In LA a company might spend millions of dollars shooting a commercial only to shelve the end product and never air it. The work in Ireland may be of a much smaller scale but the quality and creativity in here is stellar.

We have amazing filmmakers here who are pushing some serious boundaries.

You're married to the artist Cyril Helnwein, do you get to collaborate with each other much when working or do you prefer to work separately?

Cyril and I met through our work when I modelled for his ‘Ethereal’ series and I've posed for him a few times since then, but these days we work separately. In saying that, we’re very supportive of each other and always help out as much as possible.

If you had to pick one career out of acting, modelling, writing music and photography, which one would you pick and why?

Acting. It's the one job I have that will eventually allow me to partake in all my interests. In one role I might be a musician, another a photographer, another role I might be a homely mother.

It’s also the most challenging, it forces you to really study people and what drives us.

The process of developing a character is incredible and can open you up to ways of thinking that you may never consider when you're living everyday life as yourself.

I’ve always been pretty empathic and have the ability to see life from the perspective of others, to be able to channel that for work is phenomenal.

What advice would you give to someone who wants to pursue a career in the creative industries?

Be prepared for the business side of art, it’s not all creative. There are taxes, contracts and all sorts of administrative issues that you need to be prepared to handle yourself.

Hire someone you trust to do it, but always be sure you understand what they do for you. I see too many artists scraping the poverty line because they let the business swallow them whole.

Lastly, what is it really like to live in a castle?

It's a magical life. Our kids are living the dream - they have gardens, forest, animals, culture, history and art in their daily lives.

They climb trees, run free with their dogs and imagine amazing adventures with dragons and fairies.

I’m incredibly fortunate and grateful to have this life, it's a far cry from where I came from. As magical as it is though, I'm a city girl.

It took a long time for me to get used to life in the countryside and the slower pace. A castle is a lot of work though, an old building like that requires a lot of upkeep and you can't just run to IKEA for a quick fix.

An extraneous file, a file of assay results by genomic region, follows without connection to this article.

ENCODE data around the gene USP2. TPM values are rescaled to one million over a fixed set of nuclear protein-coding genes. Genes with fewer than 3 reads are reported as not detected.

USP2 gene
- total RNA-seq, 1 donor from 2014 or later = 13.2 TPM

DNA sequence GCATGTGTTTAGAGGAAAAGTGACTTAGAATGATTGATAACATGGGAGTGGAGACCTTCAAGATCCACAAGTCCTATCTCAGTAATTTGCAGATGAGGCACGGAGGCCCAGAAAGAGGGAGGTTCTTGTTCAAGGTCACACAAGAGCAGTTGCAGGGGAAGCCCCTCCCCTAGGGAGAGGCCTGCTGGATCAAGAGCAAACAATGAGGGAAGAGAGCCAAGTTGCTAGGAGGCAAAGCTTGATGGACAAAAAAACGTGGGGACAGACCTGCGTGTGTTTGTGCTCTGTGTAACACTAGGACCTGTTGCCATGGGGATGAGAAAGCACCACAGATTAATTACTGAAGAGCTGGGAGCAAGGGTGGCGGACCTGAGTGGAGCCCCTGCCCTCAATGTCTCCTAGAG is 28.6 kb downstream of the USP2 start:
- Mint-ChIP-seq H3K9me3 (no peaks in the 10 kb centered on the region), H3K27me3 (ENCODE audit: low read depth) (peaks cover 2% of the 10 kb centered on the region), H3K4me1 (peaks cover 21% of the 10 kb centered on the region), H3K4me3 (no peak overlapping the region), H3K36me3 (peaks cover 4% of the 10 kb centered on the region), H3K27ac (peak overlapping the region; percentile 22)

Sometimes random tourists wander into the garden as they think it's a public place. I often joke that we should charge them €20 and hand them a sweeping brush, a mop and some furniture polish so they can take the ‘Real Life in a Castle’ tour!

You can find out more about Kojii at kojiihelnwein.com, and follow her on Twitter and Instagram at @kojiihelnwein.

"Photograph More"

A Little Look Back #3

2016 was filled with many "Firsts" for me. As I mentioned in a previous post, I had a list of things I wanted to achieve before the year was out. Most of them were creative challenges that I put before myself, others were personal and family oriented.

One of them was simply to "Photograph More".

We all have our phones on hand to snap away at whatever takes our fancy in the moment but one of my favourite things to do in my spare time is to take one of my old film cameras for a spin.

Over the years I have taken 100's upon 100's of photographs most of which no-one will ever see. However, last October, with the encouragement of my amazing family and friends I framed three photos from my "Ophelia" series and hung them along side some incredibly talented Tipperary based Artists at the jam packed, South Tipperary Arts Anniversary exhibition.

The response and support was overwhelming. To say I am grateful and humbled by the experience doesn't do it all justice.

I think this is a goal that I may have to roll over to 2017 and "Photograph EVEN more".

Winning Awards

A Little Look Back #2

In addition to my immense gratitude that accompanied my last post I also found my self recalling another happy moment in 2016.

another award!!


In October I was in LA for a little work. While I was there I had the honour of accepting an award on behalf of the cast and crew of our Irish Feature Film, "Life Begins Now" at Awareness Film Festival LA.
This was pretty special as I love what Awareness Film Festival stand for. Their mission statement says it better than I could....

The Awareness Film Festival is organized by Heal One World, a non-profit charity serving the community surrounding West Pico blvd in Los Angeles, California.

As well as serving as a fundraiser, the mission of the Awareness Film Festival is to inform and inspire audiences through a program of films on Ecological, Political, Health/Well Being and Spiritual topics. We are honored to have the opportunity to spotlight film-makers committed to making positive change throughout the world.
— https://www.awarenessfestival.org/about-us/

Thank you so much to the awesome guys over at FRO FILMS! :)

A little look back #1